Maia Sandu Wins Moldova Presidential Election
Maia Sandu Wins Moldova Presidential Election
MOSCOW — Maia Sandu, a Harvard-educated economist who supports closer ties with the European Union, has won a presidential election in Moldova against an incumbent whom President Vladimir V. Putin had openly endorsed.
Ms. Sandu won with 57.7 percent of the vote against 42.3 percent for Igor Dodon, the incumbent president of Moldova, a tiny former Soviet state sandwiched between the Western and Russian spheres of influence, in the election held Sunday, according to the Central Election Commission.
Ms. Sandu’s victory, making her the first female president of Moldova, suggests a tilt toward policies of closer cooperation with the European Union. Moldova has not applied to the union, but Ms. Sandu told the BBC in an interview on Monday that she believed her country would eventually become a member. Mr. Dodon, the incumbent had promoted warmer ties with Russia.
Ms. Sandu has also called for an end to Russia’s peacekeeping mission in Transnistria, a breakaway region of Moldova with a majority of Russian speakers. But she has also said she favors warm relations with Russia, where many Moldovans work as migrant laborers.
Critics of the Russian presence say that, far from seeking a settlement, Moscow has kept the conflict on a low boil to prevent Moldova from joining the European Union or merging with Romania, an idea supported by some Moldovan politicians. The Kremlin has taken a similar approach to Ukraine, backing a separatist rebellion since a Russian-allied leader was ousted in 2014.
Ms. Sandu, who worked at the World Bank before entering politics, has said she was targeted by Russian disinformation during the campaign.
While she has made clear her views on closer E.U. ties, her victory comes with a twist to the usual competition between East and West in Eastern Europe in recent years.
In Ukraine and Belarus, pro-Western opposition parties have positioned themselves as strong opponents of official corruption by pro-Russian governments. Ms. Sandu also campaigned on an anti-corruption platform, but the main target of her criticism was a wealthy businessman once supported by the United States, not Russia.
To counter Russian influence in Moldova, the United States in 2016 had tacitly supported political parties aligned with Vlad Plahotniuc, a wealthy but unpopular banking tycoon. While voicing pro-Western views, Mr. Plahotniuc was deeply disliked at home for suspected corruption in amassing a fortune in an impoverished country. He is now a fugitive, accused of corruption by Moldovan authorities, who believe he is now living in Turkey.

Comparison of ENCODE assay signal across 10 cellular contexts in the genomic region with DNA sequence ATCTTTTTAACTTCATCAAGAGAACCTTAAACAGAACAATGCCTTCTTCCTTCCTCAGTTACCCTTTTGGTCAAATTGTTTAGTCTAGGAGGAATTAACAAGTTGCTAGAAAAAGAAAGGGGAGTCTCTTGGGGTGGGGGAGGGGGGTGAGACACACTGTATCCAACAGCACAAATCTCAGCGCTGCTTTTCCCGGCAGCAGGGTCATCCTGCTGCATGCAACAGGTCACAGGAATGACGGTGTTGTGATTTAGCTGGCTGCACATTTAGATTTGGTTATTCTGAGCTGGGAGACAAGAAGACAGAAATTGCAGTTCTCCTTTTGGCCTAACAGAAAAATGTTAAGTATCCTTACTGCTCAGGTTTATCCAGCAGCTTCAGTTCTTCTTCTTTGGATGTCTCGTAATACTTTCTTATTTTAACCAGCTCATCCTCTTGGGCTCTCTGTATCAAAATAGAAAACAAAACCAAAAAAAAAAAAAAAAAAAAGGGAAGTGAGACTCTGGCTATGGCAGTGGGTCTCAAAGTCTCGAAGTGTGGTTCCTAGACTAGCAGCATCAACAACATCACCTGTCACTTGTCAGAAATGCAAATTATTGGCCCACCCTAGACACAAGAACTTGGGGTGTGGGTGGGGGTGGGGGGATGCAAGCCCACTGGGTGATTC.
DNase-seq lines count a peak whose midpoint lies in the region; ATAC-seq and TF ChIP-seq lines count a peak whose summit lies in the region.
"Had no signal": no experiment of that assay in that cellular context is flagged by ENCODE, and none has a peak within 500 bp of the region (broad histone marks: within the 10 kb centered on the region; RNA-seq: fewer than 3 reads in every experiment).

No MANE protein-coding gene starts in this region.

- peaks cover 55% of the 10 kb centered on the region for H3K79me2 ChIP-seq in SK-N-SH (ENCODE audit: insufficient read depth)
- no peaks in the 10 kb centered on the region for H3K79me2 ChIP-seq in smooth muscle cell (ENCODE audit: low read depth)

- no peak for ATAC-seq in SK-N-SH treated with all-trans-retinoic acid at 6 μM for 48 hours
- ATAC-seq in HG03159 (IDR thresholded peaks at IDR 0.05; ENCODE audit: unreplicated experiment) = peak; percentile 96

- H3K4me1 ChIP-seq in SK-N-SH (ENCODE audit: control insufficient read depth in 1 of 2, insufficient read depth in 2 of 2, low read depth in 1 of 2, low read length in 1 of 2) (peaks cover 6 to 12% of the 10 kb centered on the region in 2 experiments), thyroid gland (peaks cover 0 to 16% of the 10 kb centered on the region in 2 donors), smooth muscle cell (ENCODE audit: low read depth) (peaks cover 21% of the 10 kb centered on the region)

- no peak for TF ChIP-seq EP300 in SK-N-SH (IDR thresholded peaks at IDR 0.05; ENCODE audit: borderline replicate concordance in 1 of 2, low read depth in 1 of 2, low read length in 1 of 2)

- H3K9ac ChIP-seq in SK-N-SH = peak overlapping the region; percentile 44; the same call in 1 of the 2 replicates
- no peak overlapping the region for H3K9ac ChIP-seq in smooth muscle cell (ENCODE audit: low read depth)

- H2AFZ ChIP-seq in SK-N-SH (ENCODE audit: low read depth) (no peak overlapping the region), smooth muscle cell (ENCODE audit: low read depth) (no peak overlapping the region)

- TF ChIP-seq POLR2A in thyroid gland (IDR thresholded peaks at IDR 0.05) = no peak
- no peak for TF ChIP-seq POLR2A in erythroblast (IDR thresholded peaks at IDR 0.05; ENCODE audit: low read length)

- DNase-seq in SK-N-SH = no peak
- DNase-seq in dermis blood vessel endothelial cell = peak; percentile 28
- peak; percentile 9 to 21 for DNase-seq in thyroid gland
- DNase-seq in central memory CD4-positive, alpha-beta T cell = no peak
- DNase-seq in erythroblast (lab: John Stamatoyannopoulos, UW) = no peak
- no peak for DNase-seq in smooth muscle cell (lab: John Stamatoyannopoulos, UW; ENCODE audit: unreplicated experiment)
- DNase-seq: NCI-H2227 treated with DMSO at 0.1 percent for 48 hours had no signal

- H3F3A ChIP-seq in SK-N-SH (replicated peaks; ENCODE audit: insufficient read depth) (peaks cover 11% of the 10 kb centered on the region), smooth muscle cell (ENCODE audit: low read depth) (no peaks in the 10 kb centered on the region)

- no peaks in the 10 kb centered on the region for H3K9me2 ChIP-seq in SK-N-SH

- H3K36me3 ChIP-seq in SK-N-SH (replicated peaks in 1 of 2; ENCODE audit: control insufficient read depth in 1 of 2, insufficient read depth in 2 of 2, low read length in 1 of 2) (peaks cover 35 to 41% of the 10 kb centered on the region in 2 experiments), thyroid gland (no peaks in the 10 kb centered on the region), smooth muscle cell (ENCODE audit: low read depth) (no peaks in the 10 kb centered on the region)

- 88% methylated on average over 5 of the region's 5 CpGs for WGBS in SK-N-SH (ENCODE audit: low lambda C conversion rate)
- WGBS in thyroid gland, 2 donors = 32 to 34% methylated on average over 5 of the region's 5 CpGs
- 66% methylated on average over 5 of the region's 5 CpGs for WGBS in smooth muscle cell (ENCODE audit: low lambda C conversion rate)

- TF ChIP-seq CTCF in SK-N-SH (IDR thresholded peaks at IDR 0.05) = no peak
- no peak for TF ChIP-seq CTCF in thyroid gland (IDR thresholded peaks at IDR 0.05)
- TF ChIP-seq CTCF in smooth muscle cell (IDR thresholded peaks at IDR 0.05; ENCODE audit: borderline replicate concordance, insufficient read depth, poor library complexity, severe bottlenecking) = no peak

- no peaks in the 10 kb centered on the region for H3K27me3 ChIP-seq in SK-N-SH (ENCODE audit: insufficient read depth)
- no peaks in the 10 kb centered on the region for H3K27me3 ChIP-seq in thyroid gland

During the 2016 presidential campaign, pro-Russian groups cheered when Mr. Plahotniuc met publicly with a U.S. assistant secretary of state, Victoria J. Nuland, and used a photograph of the two together in political advertising intended to tarnish Western-leaning opponents.
The United States in 2019 broke ties with Mr. Plahotniuc by refusing to grant him asylum amid the corruption investigations. In this election, Ms. Sandu positioned herself in opposition to both pro-Russian political groups and Mr. Plahotniuc.
Her victory in the vote on Sunday, the second round of the presidential election, suggests that Moldova’s pro-Western parties have recovered from being associated with the United States’ previous support of the tycoon, analysts said.
“The era of Plahotniuc is over,” Vladimir Soloviev, the founder of an independent news site in Moldova, Newsmaker.md, said in a telephone interview.
Ahead of the election, Mr. Putin had in September wished Mr. Dodon “good luck” in the election, a comment seen as a clear endorsement.
Neighboring Romania joined NATO and the European Union early in this century, part of an expansion by both groups into Russia’s former sphere of influence, which Mr. Putin bitterly opposed.
Moldova’s primary language is Romanian, and ever since independence in 1991, there has been recurring talk of union with Romania, despite Russian resistance. The territory was controlled for a century by Russia, then most of it was part of Romania between the world wars, until it was annexed by the Soviet Union in 1940.
During the breakup of the Soviet Union, a predominantly Russian-speaking area of Moldova, Transnistria, declared independence and fought a civil war against the Romanian-speaking majority. Russian peacekeeping troops have been deployed in Transnistria since.
While Mr. Dodon has met with Mr. Putin in Russia and argued in favor of easing trade restrictions, Ms. Sandu has said that her discussions with the Russian leader will focus on improving conditions for Moldovan migrant workers and negotiating the withdrawal of Russian soldiers from Transnistria.